Picture of paved neutral ground on O.C. Haley
Community groups have criticized the city's use of concrete for the neutral ground on Oretha Castle Haley Boulevard, saying it violates the administration's pledge to use porous construction materials. Researchers have shown that allowing stormwater to soak into the ground can reduce the subsidence that causes potholes and cracks concrete. Credit: Bob Marshall / The Lens

The restoration of Oretha Castle Haley Boulevard to a thriving commercial strip in Central City has drawn praise from the Committee for a Better New Orleans.

Until last week.

That’s when some of its members saw the city replacing the narrow grass neutral ground on the historic boulevard with a wide concrete walkway.

“This is a line-in-the-sand moment,” said Keith Twitchell, president of the community organization. “It is against the city’s own plans.”

Since 2013, civic groups have championed replacing concrete throughout the city with porous materials that allow water to pass through. That’s when the landmark Urban Water Plan argued that the city has to learn how to live with rainwater rather than pump it out immediately. The report said impervious landscaping materials are a major reason that land in New Orleans is drying out and sinking, causing roller-coaster streets, tilting homes and pothole-ridden streets.

In 2014 the Sewerage and Water Board of New Orleans pledged to follow that plan as part of a consent decree settling a lawsuit by the federal government. The city’s 2015 Comprehensive Zoning Ordinance limits the total surface area that property owners can convert to non-porous surfaces.

Since then, the administration created the city’s first office for stormwater management and started a plan to use rain gardens and swales to capture more rainwater.

Civic groups responded with praise. But they have also railed about the city’s decision to rebuild the Napoleon Avenue neutral grounds with a rise in the center, which pushes rainwater into the street.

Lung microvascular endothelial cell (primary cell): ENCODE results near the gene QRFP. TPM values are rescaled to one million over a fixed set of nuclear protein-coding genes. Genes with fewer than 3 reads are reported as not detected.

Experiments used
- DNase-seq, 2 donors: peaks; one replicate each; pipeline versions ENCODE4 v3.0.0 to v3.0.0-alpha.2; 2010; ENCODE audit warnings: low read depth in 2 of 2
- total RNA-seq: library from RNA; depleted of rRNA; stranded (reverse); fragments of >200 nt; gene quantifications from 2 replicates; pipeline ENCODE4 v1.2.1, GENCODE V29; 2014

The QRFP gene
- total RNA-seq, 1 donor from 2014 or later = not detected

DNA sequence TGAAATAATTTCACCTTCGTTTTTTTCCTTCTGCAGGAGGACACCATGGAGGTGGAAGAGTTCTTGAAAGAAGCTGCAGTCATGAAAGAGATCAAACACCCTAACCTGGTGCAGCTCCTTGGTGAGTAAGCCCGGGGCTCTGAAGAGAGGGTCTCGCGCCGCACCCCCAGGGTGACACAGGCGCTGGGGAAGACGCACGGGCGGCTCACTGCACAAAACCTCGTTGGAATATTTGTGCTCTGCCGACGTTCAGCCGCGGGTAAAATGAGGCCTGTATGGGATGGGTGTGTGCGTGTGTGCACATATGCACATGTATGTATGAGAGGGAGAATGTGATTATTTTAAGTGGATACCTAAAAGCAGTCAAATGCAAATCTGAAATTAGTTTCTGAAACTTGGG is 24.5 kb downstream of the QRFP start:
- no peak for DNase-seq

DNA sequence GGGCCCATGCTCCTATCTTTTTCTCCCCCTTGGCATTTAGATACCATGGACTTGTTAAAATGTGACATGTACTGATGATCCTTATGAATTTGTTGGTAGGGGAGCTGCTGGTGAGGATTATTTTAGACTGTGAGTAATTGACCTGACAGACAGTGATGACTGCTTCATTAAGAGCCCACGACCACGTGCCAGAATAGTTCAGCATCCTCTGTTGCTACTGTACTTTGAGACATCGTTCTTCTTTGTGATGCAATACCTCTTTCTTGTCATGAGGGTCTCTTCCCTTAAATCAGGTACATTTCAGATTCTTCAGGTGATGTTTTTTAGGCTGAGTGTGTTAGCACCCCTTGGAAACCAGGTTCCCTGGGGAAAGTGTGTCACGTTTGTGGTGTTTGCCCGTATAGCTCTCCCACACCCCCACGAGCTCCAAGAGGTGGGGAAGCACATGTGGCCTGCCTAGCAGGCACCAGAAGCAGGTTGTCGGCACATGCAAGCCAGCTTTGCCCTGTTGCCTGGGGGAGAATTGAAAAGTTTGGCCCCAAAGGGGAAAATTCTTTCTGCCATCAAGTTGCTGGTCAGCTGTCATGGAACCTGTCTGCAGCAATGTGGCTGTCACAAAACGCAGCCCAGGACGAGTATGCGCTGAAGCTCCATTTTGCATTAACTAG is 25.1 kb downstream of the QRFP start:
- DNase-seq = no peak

The work on the O.C. Haley neutral ground is part of a $1.85 million project to improve sidewalks and landscaping, install bike lanes and repave the roadway in the half-mile between Calliope and St. Andrew streets.

The narrow grass median has been replaced by a 16-foot wide neutral ground of concrete, textured to look like old stone pavers. Every 75 feet or so, a 7 by 12-foot section has been left open for plants.

Twitchell said that’s “contrary to the plans presented to the community, which showed the neutral ground being green.”

He said the paving of the neutral ground is worse than what happened on Napoleon because O.C. Haley is a city project. The U.S. Army Corps of Engineers handled Napoleon, with input from the city.

The New Orleans Water Collaborative also criticized the new neutral ground on O.C. Haley. Its more than 300 individuals, businesses and organizations have pledged to adopt rainwater practices recommended in the Urban Water Plan.

Nathan Lott, the group’s coordinator, said members were “dismayed by the design. If the city wanted a hard surface so the neutral ground could have other uses, there are options such as porous pavers on top of gravel that would have accomplished both goals.”

Hayne Rainey, spokesman for Mayor Mitch Landrieu, said other features in the O.C. Haley project would offset any loss of rainwater storage from the concrete neutral ground.

“We are making improvements to allow the existing rain gardens to function more efficiently,” he said in an email. “Additionally, the project expands the width of the new neutral grounds and other grass covered areas.”

Twitchell wasn’t persuaded by that logic.

“So what?” he said in an email. “This area had had flooding, so why go for net neutral? Why not go for maximum impact?

“When is the city going to follow the urban stormwater plan and best practices?”

After this story was published, city spokesman Hayne Rainey sent an email about this story. You can read it in the comments below.

Bob Marshall

From 2013 to 2017, Bob Marshall covered environmental issues for The Lens, with a special focus on coastal restoration and wetlands. While at The Times-Picayune, his work chronicling the people, stories...